Is Your Software Working A Little Too Predictably?


#1

Hello,

Is Test::Unit always producing 0 errors?

I have the solution!

Stir in a packet of RandomMethod and “Hey Presto!”, a return to the
delights of indeterminacy!

RandomMethod mixin

0.0.6

by thoran

20060319

Raison D’etre: Because I can!?

Acknowledgements: I used a bit of John W. Long’s posting to ruby-talk

from 2004-07-31 for the random bit although it looks a bit different
now.

Changes: It is within a begin-rescue block now, since no parameters

are being passed it would sometimes fail and so will now try until it
finds a method that works without parameters.

module RandomMethod
def random_method
begin
methods = self.methods
random_method = methods[rand(methods.size)]
self.send(random_method)
rescue
random_method
end
end
end

Perhaps this can be my entry into Ruby Q. of the Week’s as yet
unannounced ‘quiz’: ‘Stupidest Ruby Code Ever Competition?’ Perl has
competitions for obfuscation; how about we go for obtuseness?

Actually is there any good purpose to this?

thoran

P.S. I’ve already started thinking about the next version, or a similar
thing, which will automatically randomize methods on object creation or
method call using meta-classes…


#2

removed_email_address@domain.invalid scribbled on Sunday 19 Mar 2006 09:33:

[…]

module RandomMethod
def random_method
m = self.methods - Object.new.methods -
Object.methods - [“random_method”]
m = m.collect {|n|
self.method(n).arity == 0 ? self.method(n) : nil
}.compact

            m[rand(m.size)].call() if m.size > 0
    end

end

Perhaps this can be my entry into Ruby Q. of the Week’s as yet
unannounced ‘quiz’: ‘Stupidest Ruby Code Ever Competition?’ Perl has
competitions for obfuscation; how about we go for obtuseness?

Actually is there any good purpose to this?

None I can think of? :slight_smile:


#3

Bernhard ‘elven’ Stoeckner schrieb:

            m[rand(m.size)].call() if m.size > 0
    end

end

you call() on a string rather than on the object.
Improved version with ‘usecase’ :

module RandomMethod
def random_method
m = methods - Object.new.methods -
Object.methods - [“random_method”]

m.reject{|n| method(n).arity.nonzero?}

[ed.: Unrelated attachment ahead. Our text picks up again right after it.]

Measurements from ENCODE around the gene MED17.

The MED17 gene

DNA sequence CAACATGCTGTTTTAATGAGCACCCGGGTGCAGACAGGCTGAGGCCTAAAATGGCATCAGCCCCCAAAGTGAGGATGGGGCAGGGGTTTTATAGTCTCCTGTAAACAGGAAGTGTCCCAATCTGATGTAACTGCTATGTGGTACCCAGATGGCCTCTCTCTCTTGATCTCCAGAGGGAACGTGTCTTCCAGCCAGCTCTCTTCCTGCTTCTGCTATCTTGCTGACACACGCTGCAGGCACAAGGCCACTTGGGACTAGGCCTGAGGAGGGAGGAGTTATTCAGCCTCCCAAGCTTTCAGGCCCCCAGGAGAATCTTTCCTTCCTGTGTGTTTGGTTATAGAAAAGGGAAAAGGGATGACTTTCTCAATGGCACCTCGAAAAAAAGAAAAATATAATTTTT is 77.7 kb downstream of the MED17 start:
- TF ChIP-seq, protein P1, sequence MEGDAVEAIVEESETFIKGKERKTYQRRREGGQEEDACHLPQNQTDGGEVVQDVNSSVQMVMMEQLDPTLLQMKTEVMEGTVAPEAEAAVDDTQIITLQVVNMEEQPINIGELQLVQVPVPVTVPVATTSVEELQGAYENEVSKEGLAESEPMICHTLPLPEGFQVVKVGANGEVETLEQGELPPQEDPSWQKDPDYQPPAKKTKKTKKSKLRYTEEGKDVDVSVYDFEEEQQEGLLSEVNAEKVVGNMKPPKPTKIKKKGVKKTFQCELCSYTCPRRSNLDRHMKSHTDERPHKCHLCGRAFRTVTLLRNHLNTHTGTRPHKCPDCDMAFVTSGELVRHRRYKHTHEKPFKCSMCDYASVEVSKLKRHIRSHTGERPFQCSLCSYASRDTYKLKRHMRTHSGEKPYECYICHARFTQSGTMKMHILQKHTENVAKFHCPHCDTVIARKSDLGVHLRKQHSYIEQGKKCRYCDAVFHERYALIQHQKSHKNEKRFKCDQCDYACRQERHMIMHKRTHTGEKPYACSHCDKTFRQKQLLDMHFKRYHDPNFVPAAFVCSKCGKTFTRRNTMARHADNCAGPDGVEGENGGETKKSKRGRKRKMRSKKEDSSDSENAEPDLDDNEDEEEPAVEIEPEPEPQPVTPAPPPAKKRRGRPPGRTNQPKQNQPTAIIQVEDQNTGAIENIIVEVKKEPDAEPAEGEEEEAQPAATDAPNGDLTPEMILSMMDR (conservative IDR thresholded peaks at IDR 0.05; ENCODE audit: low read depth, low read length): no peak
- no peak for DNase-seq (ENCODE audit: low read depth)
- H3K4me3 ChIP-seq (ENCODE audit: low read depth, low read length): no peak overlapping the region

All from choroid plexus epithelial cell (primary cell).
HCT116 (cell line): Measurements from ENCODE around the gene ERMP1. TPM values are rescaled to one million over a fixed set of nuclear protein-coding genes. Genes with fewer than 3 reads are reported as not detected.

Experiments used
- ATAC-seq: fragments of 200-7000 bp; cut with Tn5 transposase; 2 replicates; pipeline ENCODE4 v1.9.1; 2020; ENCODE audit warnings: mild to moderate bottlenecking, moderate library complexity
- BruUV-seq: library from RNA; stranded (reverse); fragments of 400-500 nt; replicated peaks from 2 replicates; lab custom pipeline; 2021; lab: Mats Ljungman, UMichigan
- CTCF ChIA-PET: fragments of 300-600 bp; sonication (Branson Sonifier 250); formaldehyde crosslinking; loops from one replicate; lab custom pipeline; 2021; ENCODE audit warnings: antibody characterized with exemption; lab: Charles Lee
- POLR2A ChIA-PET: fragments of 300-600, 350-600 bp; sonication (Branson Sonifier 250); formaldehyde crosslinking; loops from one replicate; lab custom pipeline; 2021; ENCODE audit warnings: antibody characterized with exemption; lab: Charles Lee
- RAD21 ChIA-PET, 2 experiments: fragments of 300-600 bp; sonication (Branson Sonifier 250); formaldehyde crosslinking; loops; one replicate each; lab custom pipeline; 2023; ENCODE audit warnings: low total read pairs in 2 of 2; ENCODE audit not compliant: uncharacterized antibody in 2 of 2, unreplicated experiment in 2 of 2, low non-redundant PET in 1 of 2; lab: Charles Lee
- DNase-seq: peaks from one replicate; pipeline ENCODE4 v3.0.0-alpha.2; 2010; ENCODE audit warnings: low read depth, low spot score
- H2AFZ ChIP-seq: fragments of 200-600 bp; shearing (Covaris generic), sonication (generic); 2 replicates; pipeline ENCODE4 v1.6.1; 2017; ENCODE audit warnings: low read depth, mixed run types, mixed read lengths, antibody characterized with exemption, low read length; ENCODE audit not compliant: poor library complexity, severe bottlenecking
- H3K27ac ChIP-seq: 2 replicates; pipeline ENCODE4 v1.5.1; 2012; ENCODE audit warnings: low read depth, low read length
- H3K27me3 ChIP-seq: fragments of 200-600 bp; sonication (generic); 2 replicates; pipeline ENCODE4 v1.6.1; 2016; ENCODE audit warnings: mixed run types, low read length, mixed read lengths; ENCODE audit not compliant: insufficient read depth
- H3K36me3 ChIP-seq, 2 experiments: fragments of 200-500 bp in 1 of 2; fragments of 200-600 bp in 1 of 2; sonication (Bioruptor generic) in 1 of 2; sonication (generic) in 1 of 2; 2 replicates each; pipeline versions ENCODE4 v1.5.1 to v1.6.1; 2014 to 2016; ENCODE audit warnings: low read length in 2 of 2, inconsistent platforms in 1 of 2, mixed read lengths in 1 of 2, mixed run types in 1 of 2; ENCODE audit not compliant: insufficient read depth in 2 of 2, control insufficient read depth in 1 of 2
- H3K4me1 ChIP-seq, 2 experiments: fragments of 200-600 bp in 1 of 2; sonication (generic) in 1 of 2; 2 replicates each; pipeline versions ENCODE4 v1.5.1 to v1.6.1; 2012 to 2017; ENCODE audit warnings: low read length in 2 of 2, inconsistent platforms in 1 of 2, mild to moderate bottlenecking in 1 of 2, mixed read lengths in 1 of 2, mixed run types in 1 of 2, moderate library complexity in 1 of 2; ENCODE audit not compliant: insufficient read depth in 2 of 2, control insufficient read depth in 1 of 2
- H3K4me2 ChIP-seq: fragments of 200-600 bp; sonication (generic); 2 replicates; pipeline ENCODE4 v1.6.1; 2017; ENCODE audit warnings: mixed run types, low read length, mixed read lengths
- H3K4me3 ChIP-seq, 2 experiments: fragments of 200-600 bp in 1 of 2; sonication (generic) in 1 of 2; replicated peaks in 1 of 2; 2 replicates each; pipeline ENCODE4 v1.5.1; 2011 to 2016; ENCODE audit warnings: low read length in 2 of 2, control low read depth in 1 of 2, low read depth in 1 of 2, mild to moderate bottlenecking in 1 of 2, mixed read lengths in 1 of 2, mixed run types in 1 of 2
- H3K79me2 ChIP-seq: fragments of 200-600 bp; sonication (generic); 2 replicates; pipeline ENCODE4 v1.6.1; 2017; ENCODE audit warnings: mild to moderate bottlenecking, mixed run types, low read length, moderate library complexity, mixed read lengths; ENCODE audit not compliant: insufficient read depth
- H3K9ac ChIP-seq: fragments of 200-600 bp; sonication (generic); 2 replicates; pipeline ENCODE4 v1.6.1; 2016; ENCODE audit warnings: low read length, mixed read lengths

method(m[rand(m.size)]).call() if m.size > 0

end
end

class Dice
include RandomMethod
def one; 1;end
def two; 2;end
def three; 3;end
def four; 4;end
def five; 5;end
def six; 6;end
end

dice = Dice.new
10.times{puts dice.random_method}

rotfl

Simon


#4

Simon Kröger scribbled on Sunday 19 Mar 2006 12:21:

you call() on a string rather than on the object.

Nah :slight_smile:

self.method(n).arity == 0 ? self.method(n) : nil
Im putting in Method objects in the collect block.

Your version, however, looks nicer.


#5

Bernhard ‘elven’ Stoeckner schrieb:

Simon Kröger scribbled on Sunday 19 Mar 2006 12:21:

you call() on a string rather than on the object.

Nah :slight_smile:

Sorry, my fault.

[method(n) for n in m if method(n).arity == 0]

oops, wrong language :slight_smile:

self.method(n).arity == 0 ? self.method(n) : nil
Im putting in Method objects in the collect block.

Your version, however, looks nicer.

cheers

Simon


#6

removed_email_address@domain.invalid wrote:

Hello,

Is Test::Unit always producing 0 errors?

I have the solution!

Stir in a packet of RandomMethod and “Hey Presto!”, a return to the
delights of indeterminacy!

Why stop there?

$DEBUG=false
$SAFE=3

On the theory that if something goes wrong, you should just

try something else until you find something that works.

module DuckDebugging
def method_missing(meth, *args, &block)
m = methods
meth2 = m[rand(m.size)]
result = send(meth2, *args, &block)
rescue => ex
p [self, meth2, args, ex] if $DEBUG
retry
else
p [self, meth2, args] if $DEBUG
result
end
end

class Object
include DuckDebugging
end

result = (now your program can be any batch of garbage
just enter words at random and you will get something)

p result